Advanced Search
MyIDEAS: Login to save this article or follow this journal

The Favourite-Longshot Bias, Bookmaker Margins and Insider Trading in a Variety of Betting Markets

Contents:

Author Info

  • Michael Cain

    (University of Wales, Bangor and University of Wales, Cardiff)

  • David Law

    (University of Wales, Bangor and University of Wales, Cardiff)

  • David Peel

    (University of Wales, Bangor and University of Wales, Cardiff)

Abstract

This paper verifies the existence of the favourite-longshot bias in a variety of sports betting markets where odds are set by bookmakers, but the precise pattern of the bias is not identical. Evidence is found to support a central prediction of the Shin (1993) model, which asserts that bookmakers are impelled to create a bias in their odds because of the presence of insider traders: that margins increase with the number of competitors. Copyright Blackwell Publishers Ltd and the Board of Trustees of the Bulletin of Economic Research, 2003.

Download Info

If you experience problems downloading a file, check if you have the proper application to view it first. In case of further problems read the IDEAS help page. Note that these files are not on the IDEAS site. Please be patient as the files may be large.
File URL: http://www.blackwell-synergy.com/servlet/useragent?func=synergy&synergyAction=showTOC&journalCode=boer&volume=55&issue=3&year=2003&part=null
File Function: link to full text
Download Restriction: Access to full text is restricted to subscribers.

As the access to this document is restricted, you may want to look for a different version under "Related research" (further below) or search for a different version of it.

Bibliographic Info

Article provided by Wiley Blackwell in its journal Bulletin of Economic Research.

Volume (Year): 55 (2003)
Issue (Month): 3 (07)
Pages: 263-273

as in new window
Handle: RePEc:bla:buecrs:v:55:y:2003:i:3:p:263-273

Contact details of provider:
Web page: http://www.blackwellpublishing.com/journal.asp?ref=0307-3378

Order Information:
Web: http://www.blackwellpublishing.com/subs.asp?ref=0307-3378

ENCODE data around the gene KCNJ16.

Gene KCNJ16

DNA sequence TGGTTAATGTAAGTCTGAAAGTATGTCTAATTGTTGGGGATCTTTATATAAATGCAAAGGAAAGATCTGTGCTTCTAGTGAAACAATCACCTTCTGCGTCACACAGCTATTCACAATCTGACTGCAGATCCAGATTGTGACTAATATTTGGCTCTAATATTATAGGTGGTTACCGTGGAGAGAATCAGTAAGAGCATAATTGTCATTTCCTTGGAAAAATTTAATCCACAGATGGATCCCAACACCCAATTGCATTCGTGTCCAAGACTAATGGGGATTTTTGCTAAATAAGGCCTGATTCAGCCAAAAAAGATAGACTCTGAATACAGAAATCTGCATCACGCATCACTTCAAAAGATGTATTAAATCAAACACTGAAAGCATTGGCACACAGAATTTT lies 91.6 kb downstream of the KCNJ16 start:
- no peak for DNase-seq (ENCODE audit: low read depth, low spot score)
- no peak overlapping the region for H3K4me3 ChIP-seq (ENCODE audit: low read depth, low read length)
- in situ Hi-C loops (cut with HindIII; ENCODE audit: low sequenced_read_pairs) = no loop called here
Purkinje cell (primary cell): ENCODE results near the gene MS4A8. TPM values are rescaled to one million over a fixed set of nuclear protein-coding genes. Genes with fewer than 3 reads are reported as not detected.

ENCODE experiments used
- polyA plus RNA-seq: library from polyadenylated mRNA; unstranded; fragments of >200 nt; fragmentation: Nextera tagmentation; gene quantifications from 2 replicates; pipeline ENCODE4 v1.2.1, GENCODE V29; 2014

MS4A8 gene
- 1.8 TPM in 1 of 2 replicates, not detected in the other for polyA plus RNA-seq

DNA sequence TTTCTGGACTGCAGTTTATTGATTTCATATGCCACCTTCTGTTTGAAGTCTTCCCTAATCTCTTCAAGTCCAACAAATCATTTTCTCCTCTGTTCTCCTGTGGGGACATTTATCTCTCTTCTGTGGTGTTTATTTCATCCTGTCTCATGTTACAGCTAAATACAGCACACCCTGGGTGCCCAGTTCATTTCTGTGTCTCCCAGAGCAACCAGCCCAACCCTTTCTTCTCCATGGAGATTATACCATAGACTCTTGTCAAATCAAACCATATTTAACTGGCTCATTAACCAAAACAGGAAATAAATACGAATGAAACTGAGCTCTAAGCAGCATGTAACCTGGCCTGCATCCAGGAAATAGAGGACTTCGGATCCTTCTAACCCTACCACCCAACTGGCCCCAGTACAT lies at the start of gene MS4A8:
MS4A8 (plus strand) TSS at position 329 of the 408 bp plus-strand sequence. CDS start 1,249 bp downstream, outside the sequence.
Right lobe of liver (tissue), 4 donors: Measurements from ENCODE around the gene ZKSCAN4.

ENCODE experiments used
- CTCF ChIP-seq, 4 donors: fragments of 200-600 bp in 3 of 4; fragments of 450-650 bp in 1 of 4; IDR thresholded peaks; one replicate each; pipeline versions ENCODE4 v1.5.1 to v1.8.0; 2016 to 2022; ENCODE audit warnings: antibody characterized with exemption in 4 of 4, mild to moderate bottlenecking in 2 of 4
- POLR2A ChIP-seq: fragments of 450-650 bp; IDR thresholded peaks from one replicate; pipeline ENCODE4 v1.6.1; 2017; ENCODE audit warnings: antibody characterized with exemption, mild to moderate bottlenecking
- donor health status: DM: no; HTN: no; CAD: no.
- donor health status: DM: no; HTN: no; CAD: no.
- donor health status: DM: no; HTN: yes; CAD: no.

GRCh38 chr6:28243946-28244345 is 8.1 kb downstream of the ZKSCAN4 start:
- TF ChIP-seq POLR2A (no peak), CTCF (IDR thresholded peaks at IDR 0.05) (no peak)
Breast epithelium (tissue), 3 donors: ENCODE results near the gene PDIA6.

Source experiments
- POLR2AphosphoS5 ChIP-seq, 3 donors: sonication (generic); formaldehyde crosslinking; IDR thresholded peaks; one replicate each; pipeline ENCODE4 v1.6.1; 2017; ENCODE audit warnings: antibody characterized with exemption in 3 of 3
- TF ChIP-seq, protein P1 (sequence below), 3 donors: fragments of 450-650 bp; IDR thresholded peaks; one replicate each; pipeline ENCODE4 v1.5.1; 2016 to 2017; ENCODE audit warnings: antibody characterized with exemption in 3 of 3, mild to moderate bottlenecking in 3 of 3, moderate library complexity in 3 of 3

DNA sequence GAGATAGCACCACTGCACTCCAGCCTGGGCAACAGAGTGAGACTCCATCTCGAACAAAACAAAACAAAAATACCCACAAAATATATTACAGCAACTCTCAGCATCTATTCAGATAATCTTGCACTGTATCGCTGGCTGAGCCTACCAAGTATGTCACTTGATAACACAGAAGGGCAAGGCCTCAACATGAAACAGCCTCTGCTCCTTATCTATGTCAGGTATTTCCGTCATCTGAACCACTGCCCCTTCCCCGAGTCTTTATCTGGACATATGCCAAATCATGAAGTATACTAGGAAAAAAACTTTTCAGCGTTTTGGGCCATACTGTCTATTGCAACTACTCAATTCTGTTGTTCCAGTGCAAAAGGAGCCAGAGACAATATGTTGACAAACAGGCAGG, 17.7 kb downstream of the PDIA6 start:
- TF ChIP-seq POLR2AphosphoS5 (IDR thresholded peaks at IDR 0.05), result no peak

Related research

Keywords:

References

No references listed on IDEAS
You can help add them by filling out this form.

Citations

Citations are extracted by the CitEc Project, subscribe to its RSS feed for this item.
as in new window

Cited by:
  1. Michael A. Smith & David Paton & Leighton Vaughan-Williams, 2004. "Costs, biases and betting markets: new evidence," Working Papers 2004/5, Nottingham Trent University, Nottingham Business School, Economics Division.
  2. Nikolaos Vlastakis & George Dotsis & Raphael N. Markellos, 2009. "How efficient is the European football betting market? Evidence from arbitrage and trading strategies," Journal of Forecasting, John Wiley & Sons, Ltd., vol. 28(5), pages 426-444.
  3. Les Coleman, 2007. "Just How Serious is Insider Trading? An Evaluation using Thoroughbred Wagering Markets," Journal of Gambling Business and Economics, University of Buckingham Press, vol. 1(1), pages 31-55, February.
  4. Lahvicka, Jiri, 2013. "What Causes the Favorite-Longshot Bias? Further Evidence from Tennis," MPRA Paper 47905, University Library of Munich, Germany.
  5. McAlvanah, Patrick & Moul, Charles C., 2013. "The house doesn’t always win: Evidence of anchoring among Australian bookies," Journal of Economic Behavior & Organization, Elsevier, vol. 90(C), pages 87-99.

Lists

This item is not listed on Wikipedia, on a reading list or among the top items on IDEAS.

Statistics

Access and download statistics

Corrections

When requesting a correction, please mention this item's handle: RePEc:bla:buecrs:v:55:y:2003:i:3:p:263-273. See general information about how to correct material in RePEc.

For technical questions regarding this item, or to correct its authors, title, abstract, bibliographic or download information, contact: (Wiley-Blackwell Digital Licensing) or (Christopher F. Baum).

If you have authored this item and are not yet registered with RePEc, we encourage you to do it here. This allows to link your profile to this item. It also allows you to accept potential citations to this item that we are uncertain about.

If references are entirely missing, you can add them using this form.

If the full references list an item that is present in RePEc, but the system did not link to it, you can help with this form.

If you know of missing items citing this one, you can help us creating those links by adding the relevant references in the same way as above, for each refering item. If you are a registered author of this item, you may also want to check the "citations" tab in your profile, as there may be some citations waiting for confirmation.

Please note that corrections may take a couple of weeks to filter through the various RePEc services.